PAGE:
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Out-of-pocket costs could be higher than you plan
Old 04-13-2014, 01:33 PM   #1
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Out-of-pocket costs could be higher than you plan

For those who've signed up for ACA and are in a position to exercise some control over their taxable income in order to maximize subsidies this article may be of some interest:

http://www.pnhp.org/news/2014/april/...bout-obamacare

The focus of the piece is on those with both relatively low incomes and minimal assets, but it seems to me that the same issues apply to many ER's. The changes reported here have not been widely reported in the press, as best I can tell.
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Old 04-13-2014, 01:41 PM   #2
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I don't see any useful advice, it looks like an ACA opinion and advocacy piece. Cost sharing is very high, barely or not at all affordable for many. There have been good forum discussions along those lines.
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Old 04-13-2014, 02:01 PM   #3
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I don't see any useful advice, it looks like an ACA opinion and advocacy piece. Cost sharing is very high, barely or not at all affordable for many. There have been good forum discussions along those lines.
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Old 04-13-2014, 02:12 PM   #4
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I was referring especially to this section, whose content I have not seen either widely reported or discussed on these forums:

"In what seems to have gone essentially if not entirely unreported, a densely written rule issued by the Department of Health and Human Services in March 2013 eliminated the reduced out-of-pocket maximum for those making above 250% of the federal poverty level. Additionally, for those making between 200 – 250% of poverty, the limit was raised from one-half to four-fifths of the $12,700 maximum (i.e. $6,350 to $10,160). These limits were then rounded up a bit more to account for “any potential inaccuracies” in estimates, to give us today’s actual limits:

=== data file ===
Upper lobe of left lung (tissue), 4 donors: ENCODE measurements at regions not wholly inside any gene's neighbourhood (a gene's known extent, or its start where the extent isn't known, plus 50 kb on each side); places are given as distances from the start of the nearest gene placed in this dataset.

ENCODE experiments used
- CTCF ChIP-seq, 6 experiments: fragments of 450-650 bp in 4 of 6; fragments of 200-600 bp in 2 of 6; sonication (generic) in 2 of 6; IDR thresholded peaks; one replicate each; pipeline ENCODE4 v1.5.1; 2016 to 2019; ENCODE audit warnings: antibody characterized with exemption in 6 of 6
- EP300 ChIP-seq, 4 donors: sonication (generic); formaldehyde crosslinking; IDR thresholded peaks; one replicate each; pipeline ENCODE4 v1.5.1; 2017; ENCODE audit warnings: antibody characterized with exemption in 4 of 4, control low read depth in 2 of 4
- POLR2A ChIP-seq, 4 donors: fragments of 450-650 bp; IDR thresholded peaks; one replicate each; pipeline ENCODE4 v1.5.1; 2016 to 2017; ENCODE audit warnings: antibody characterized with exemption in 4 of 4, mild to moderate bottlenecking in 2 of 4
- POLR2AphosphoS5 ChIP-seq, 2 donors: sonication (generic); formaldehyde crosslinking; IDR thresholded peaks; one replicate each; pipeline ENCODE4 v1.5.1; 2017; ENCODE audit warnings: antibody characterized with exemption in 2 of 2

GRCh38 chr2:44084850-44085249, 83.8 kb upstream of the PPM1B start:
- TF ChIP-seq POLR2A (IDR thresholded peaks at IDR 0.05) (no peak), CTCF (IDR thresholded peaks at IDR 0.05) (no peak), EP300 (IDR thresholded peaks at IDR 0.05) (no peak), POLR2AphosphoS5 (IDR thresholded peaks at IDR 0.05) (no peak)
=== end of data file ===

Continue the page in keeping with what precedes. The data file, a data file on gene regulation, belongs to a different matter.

To summarize: everyone who makes between 200% and 400% of the federal poverty level (i.e. a good portion of the middle class) quietly had their Obamacare out-of-pocket liability raised substantially: for a family of four with an income of $60,000, it suddenly doubled to $12,700.
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Old 04-13-2014, 02:41 PM   #5
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They are required to adjust the CSR ( Cost Sharing Reduction ) based on the actuarial values. Probably will change again.

42 U.S. Code § 18071 - Reduced cost-sharing for individuals enrolling in qualified health plans | LII / Legal Information Institute

(ii) Adjustment The Secretary shall adjust the out-of pocket [1] limits under paragraph (1) if necessary to ensure that such limits do not cause the respective actuarial values to exceed the levels specified in clause (i).

One thing the article seemed to skip was that you must purchase a silver plan to participate in the CSR.
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Old 04-13-2014, 03:45 PM   #6
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I was not aware of the change. I was frequenting another board dealing with health insurance and of course much discussion on ACA. The moderator works in the insurance business.

My position on the High Deductible plans was that it may work OK for people who earn a good income, it fails lower income people, as it discourages them from seeking medical help when perhaps it is needed.

Her position is, it lowers overall costs as it stops people from running to the doctor for every little sniffle. My position was that though I am sure there is a small percentage of such people, that I felt that by and large people are not to eager to go to the doctor unnecessarily. Personally, even with insurance coverage without large deductible (such as Medicare, which I am now on) I am more apt not to go to the doctor when perhaps I should.

She was of the opinion that the opposite was the norm. I have no statistics on this other than my own personal experience and that of my sister who has had a high deductible plan, and will not pursue a foot problem, as she would have to pay for the MRI herself because of her high deductible, so she lives with the pain as she doesn't have the money for the scan.

Though the article centered more on the Out of Pocket Max on the silver plan, when income is low enough, such deductibles are preventing care in many cases, and I can see a doctor's concern over this.
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Old 04-13-2014, 04:08 PM   #7
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Our family out of pocket max with an ACA plan is still less than our previous policy and our premiums are 2K a month less. I am not complaining.

For many families with pre-existing conditions an ACA high out of pocket max policy is still better than no insurance at all. There were 47 million uninsured people in the U.S. in 2012 according to the Kaiser Foundation. That is the equivalent of more people than the entire populations of Greece and Canada combined.